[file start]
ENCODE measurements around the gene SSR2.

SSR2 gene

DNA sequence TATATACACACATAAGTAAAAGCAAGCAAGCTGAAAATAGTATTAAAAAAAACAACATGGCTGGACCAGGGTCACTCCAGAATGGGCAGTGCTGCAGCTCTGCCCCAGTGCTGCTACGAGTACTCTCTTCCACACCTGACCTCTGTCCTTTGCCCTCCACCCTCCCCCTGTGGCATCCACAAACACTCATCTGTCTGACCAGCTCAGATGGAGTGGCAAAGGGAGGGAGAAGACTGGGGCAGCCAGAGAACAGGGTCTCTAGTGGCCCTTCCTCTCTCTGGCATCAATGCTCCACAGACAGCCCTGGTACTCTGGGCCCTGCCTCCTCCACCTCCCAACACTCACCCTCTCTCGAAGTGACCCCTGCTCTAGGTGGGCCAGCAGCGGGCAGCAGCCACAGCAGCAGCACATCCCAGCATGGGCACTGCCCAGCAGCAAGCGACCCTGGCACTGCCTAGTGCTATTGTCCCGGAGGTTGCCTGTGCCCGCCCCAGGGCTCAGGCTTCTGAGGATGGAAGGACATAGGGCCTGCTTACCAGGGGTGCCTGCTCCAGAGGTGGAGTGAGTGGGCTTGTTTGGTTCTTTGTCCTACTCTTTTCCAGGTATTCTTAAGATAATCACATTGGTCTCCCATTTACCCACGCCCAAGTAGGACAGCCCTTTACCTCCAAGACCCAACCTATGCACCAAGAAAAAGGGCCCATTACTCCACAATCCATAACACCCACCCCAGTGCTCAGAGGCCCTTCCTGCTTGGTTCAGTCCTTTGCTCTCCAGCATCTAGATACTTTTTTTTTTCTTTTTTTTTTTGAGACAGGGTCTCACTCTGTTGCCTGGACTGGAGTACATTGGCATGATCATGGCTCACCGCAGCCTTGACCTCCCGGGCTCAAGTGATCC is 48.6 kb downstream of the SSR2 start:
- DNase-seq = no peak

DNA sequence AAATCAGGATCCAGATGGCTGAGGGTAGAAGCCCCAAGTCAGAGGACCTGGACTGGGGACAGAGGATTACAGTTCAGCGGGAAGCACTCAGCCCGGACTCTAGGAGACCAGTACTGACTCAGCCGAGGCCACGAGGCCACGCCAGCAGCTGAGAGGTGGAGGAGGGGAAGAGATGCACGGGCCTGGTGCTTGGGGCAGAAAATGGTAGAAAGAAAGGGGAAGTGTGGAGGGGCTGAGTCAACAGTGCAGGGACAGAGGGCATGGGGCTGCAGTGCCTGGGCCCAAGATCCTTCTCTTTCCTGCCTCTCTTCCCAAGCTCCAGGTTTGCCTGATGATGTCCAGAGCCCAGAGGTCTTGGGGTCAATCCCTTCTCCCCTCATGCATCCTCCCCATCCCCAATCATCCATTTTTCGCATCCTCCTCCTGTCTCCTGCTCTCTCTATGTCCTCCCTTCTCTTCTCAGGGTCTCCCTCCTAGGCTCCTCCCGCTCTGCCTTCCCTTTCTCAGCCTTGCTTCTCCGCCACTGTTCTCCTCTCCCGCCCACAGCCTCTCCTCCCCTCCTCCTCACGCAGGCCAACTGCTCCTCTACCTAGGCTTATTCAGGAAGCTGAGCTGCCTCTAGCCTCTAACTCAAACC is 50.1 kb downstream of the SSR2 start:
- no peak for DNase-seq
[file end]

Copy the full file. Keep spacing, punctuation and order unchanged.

ENCODE measurements around the gene SSR2.

SSR2 gene

DNA sequence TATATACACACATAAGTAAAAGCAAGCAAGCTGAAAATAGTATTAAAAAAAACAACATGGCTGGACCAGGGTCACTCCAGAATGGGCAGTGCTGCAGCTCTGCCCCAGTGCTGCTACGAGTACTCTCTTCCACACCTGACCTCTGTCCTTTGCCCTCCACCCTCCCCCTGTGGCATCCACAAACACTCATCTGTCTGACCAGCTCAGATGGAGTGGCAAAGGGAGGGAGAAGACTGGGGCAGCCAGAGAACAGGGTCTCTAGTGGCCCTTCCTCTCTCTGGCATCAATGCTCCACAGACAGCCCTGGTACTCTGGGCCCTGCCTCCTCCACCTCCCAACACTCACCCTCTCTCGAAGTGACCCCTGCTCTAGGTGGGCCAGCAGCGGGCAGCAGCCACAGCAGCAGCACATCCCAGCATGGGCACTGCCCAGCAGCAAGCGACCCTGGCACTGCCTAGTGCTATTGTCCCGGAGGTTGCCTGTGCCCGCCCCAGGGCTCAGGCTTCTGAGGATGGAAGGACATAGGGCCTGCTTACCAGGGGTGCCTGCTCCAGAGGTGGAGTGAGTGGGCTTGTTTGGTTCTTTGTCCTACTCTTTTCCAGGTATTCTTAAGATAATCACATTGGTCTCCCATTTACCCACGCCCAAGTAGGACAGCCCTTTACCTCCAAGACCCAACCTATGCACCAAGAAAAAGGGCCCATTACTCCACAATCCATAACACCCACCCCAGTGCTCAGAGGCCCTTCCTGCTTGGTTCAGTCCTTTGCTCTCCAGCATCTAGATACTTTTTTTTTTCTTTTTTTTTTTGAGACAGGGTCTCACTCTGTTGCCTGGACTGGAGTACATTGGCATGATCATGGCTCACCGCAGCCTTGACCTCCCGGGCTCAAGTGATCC is 48.6 kb downstream of the SSR2 start:
- DNase-seq = no peak

DNA sequence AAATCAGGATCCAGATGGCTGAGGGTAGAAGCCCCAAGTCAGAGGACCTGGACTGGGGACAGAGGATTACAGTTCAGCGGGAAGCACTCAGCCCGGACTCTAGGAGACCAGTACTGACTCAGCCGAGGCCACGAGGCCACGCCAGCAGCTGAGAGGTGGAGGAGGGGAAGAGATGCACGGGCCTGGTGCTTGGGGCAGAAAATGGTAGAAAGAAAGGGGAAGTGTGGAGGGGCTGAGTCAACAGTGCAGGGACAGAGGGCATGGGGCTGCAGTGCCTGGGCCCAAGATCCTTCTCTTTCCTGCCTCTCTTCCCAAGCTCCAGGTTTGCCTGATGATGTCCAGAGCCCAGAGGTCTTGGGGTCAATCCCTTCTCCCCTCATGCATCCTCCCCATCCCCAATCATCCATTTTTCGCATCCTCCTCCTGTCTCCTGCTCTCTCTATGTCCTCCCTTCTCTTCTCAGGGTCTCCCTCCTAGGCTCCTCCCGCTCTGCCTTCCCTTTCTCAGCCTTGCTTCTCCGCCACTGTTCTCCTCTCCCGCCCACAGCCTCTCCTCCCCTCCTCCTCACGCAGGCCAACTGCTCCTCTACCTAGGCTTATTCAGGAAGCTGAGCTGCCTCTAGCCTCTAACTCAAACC is 50.1 kb downstream of the SSR2 start:
- no peak for DNase-seq